According to Adage, Outdoor Advertising in the Brazil’s biggest city of 11 million people was shut with effect from 1st of this month, with ban on the billboards, electronic signs and even fliers.

Be it information dissemination or product awareness, outdoors do tend to be useful from a marketer’s perspective. Though television dominates the advertising media, outdoor still remains to be an integral part of the campaigns in Sao Paulo, and any decision to totally block the channel is definitely going to close a lot of shops!

Mentions a New York Times story -
"They (Advertising and business groups) say that free expression will be inhibited, jobs will be lost and consumers will have less information on which to base purchasing decisions, and even that streets will be less safe at night with the loss of illumination from outdoor advertising"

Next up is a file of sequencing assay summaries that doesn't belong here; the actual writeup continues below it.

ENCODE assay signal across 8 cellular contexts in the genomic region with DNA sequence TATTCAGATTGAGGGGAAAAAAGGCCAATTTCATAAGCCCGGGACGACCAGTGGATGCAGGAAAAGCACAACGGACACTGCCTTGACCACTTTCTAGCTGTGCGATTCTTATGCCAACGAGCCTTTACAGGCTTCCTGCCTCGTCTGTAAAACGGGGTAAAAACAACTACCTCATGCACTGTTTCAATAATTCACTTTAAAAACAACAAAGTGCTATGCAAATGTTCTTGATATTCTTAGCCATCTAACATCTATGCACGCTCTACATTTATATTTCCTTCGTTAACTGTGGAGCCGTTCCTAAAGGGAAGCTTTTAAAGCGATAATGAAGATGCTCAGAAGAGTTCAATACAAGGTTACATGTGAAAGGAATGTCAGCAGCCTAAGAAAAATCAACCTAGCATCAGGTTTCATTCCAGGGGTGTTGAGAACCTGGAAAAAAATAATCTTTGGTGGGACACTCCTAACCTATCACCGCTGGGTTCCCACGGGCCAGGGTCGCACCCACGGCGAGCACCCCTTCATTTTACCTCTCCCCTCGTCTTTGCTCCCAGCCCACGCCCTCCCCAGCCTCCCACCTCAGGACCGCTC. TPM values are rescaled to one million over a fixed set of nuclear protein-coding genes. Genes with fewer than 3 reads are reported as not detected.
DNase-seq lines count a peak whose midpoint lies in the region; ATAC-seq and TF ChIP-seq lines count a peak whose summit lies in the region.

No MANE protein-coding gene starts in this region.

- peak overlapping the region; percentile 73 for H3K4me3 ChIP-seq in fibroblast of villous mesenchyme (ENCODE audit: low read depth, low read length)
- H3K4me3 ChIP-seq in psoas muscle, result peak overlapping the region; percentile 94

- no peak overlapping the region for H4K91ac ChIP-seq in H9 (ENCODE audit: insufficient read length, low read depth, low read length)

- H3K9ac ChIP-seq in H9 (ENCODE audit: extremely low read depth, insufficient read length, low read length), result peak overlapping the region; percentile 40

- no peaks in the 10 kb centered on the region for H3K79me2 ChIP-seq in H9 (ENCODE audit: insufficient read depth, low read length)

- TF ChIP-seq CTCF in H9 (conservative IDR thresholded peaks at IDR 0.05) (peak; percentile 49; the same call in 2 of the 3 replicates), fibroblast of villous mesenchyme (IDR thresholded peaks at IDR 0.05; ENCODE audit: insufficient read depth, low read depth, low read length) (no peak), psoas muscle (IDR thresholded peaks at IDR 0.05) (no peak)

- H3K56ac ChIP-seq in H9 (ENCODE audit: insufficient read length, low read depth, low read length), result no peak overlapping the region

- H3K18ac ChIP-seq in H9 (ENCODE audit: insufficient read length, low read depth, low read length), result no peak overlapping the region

Interesting logic and valid arguments! However, when the medium is used extensively, and to an extent that it disturbs the environment, it definitely becomes a potential risk for the general public. The uninhibited nature of Sao Paulo Billboards is not a new sight for regular ad viewers.

“A remarkable number of ads feature giant images of men and women dressed only in their underwear, while the Brazilian edition of Playboy is publicised with huge posters and cut-outs of the latest centrefold models.” says a report from BBC.

Apparently, Ads in Brazil are often more daring than in other countries. Naturally, it might become “disturbing” for the susceptible men and women, by “polluting” their social environment! Adding to this is the fact that a major proportion of the billboards are illegal. Thus, both these reasons have pushed the local government to take this decision.